Shor’s deeply human yet totally absurd Diana is one of the great terrible bosses in TV history. Except she’s not terrible. She’s a nightmare and an inspiration and a sneaky supporter and a vulnerable mess and Shor is so funny I can barely stand it.
Outstanding Supporting Actress in a Drama or Dramedy
Adrienne C Moore
(Orange is the New Black)
Something of a sidelined character throughout the first five seasons, season six was Cindy’s breakout. Moore anchored a heart-wrenching storyline in the aftermath of season five’s riot that tested Cindy’s one defining trait to date- unflinching loyalty to her people.
Outstanding Actress in a Comedy
This show is far from perfect but its one great stroke of genius was casting Zoe Perry as Sheldon’s kind-hearted religious zealot mother. Perry has taken what her own mother Laurie Metcalf did with the role on Big Bang Theory and built something strong and lovely on that foundation.
Outstanding Actress in a Drama or Dramedy
Season two of this incomparable Netflix dramedy brought Debbie Eagan to new heights as she got into producing. Betty Gilpin remains one of the most captivating performers in the television landscape and GLOW is a perfect showcase for her zany brilliance and remarkable depth.
Outstanding Actor in a Comedy
Damon Wayans Jr.
I was really fond of this definitely cancelled but not-quite-yet cancelled CBS sitcom in no small part because it provided the great Wayans Jr with the type of role that works best on him- goofy sweetheart. His infectious energy elevates everything around him. I wish this one could survive.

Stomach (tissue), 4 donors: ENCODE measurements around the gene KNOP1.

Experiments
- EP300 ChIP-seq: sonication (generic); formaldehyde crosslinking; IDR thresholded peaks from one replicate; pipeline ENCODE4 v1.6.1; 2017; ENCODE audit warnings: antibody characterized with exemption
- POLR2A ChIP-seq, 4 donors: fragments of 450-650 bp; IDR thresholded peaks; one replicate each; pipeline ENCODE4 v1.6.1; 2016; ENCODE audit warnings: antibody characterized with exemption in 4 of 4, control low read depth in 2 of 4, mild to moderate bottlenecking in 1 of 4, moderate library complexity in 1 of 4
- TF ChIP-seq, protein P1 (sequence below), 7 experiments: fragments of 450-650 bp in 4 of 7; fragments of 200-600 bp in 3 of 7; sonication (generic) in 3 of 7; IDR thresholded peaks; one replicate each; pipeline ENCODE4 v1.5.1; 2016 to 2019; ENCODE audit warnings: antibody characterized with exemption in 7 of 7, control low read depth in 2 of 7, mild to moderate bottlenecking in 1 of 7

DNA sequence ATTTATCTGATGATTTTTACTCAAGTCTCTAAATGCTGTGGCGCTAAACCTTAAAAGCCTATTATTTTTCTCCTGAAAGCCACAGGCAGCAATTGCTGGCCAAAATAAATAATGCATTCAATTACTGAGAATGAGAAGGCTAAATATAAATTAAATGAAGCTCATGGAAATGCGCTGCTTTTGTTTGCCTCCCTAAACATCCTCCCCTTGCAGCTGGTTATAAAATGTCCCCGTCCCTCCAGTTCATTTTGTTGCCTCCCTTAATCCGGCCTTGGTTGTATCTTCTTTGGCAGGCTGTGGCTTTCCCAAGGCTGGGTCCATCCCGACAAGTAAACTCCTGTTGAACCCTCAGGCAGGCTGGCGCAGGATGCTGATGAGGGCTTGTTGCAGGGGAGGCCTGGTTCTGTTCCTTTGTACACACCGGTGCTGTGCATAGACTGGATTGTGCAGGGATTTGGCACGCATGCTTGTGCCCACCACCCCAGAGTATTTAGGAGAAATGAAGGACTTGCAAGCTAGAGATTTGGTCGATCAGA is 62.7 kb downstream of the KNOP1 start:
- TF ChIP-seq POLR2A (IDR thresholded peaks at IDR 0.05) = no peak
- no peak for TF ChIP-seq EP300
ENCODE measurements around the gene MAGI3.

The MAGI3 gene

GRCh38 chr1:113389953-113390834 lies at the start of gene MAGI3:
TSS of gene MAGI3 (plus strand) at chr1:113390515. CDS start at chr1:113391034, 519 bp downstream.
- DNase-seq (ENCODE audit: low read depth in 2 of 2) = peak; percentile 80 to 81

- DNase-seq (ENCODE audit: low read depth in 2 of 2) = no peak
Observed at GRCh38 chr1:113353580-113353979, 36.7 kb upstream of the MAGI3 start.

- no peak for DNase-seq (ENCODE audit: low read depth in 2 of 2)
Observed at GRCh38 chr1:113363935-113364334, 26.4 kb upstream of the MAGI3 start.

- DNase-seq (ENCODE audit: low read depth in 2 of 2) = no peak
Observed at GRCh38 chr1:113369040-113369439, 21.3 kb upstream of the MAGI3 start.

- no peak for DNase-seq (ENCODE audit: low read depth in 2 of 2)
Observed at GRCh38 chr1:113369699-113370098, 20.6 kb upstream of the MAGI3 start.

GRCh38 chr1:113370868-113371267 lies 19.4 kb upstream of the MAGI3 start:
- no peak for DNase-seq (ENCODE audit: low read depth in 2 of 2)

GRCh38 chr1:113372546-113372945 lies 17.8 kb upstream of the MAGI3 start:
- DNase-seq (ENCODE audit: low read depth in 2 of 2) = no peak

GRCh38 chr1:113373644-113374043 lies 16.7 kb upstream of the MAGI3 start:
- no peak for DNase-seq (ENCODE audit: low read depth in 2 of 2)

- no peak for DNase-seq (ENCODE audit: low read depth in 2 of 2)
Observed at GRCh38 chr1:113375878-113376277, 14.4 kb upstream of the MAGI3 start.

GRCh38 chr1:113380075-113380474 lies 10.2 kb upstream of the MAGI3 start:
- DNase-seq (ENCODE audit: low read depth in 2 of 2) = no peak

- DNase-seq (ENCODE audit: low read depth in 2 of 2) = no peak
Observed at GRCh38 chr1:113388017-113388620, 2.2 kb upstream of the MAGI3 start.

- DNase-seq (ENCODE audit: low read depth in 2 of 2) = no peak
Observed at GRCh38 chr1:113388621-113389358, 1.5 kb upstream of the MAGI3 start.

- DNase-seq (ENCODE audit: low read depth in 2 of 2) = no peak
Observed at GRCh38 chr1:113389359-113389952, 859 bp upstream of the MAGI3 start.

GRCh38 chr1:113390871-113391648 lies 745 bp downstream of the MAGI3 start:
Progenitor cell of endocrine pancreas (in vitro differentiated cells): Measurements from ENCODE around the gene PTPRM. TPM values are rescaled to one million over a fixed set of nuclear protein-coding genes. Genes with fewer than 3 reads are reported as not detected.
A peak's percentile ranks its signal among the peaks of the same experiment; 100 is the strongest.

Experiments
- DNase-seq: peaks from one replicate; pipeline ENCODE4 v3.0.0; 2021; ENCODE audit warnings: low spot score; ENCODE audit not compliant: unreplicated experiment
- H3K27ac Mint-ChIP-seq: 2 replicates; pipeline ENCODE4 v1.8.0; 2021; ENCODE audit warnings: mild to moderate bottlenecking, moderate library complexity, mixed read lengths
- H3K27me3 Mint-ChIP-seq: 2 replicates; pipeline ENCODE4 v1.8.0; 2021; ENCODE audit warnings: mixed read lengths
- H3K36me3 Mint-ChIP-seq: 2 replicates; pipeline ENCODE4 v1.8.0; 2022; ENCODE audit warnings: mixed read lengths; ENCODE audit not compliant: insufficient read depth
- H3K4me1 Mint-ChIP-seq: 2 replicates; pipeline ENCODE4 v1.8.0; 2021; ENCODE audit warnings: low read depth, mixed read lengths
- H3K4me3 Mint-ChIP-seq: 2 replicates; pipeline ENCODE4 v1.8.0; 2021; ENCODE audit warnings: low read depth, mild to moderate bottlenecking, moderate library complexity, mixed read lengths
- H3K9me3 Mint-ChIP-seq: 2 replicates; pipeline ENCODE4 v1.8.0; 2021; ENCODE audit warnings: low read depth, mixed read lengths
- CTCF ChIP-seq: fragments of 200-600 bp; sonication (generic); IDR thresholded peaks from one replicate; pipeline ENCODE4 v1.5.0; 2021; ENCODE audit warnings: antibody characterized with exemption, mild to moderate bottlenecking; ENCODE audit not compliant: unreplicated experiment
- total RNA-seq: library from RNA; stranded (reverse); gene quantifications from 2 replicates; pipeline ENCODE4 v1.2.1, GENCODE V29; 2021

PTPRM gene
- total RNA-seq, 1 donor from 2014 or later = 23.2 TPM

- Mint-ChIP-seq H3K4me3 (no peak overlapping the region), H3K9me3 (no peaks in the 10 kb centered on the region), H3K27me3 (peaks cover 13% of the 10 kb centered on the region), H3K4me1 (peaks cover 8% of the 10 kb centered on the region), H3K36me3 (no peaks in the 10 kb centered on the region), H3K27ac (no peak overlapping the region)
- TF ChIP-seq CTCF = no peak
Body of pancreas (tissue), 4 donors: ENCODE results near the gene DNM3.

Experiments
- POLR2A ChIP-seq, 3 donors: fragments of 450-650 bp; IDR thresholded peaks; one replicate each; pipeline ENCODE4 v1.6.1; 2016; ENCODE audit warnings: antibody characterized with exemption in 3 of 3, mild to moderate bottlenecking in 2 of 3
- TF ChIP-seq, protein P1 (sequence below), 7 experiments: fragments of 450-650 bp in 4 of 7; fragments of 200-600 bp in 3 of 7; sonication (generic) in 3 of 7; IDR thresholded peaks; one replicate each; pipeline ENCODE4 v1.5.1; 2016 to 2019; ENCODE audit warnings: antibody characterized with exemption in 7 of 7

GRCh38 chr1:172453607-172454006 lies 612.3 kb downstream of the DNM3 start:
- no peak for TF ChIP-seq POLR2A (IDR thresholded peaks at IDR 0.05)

Outstanding Actor in a Drama or Dramedy
(The End of the F***ing World)
Still waters ran so so deep in Alex Lawther’s restrained but emotional performance in this engrossing British dramedy about a pair of runaway teens. His slow unravelling was one of the great descents on any show, never quite letting the audience trust him but daring us not to care.
Outstanding Guest Performance
“Black and Blue” focused on Det. Atwater and the human side of the Chicago drug trade. It was one of the great episodes of TV in 2018 and Truvillion’s rich performance was at its core. It was an inspired one-time appearance that deserved a full spinoff series.
Outstanding Variety Performance
Hannah Gadsby’s Netflix special hit its viewers like a ton of bricks and very quickly became mandatory viewing for as many people as the people who’d already seen it could force to watch it. It’s an honest revelation and a gut punch and a wake up call and god it’s good.
Outstanding Reality Contestant
Nothing can revive a strategy show like a new mastermind and the extraordinary game played by Tyler Crispen in season 20 of CBS’s deceptively complex Orwellian shitshow did just that. He united a divided fanbase and easily earned “best to never win” status. The jury system is broken.
Outstanding Cancelled Show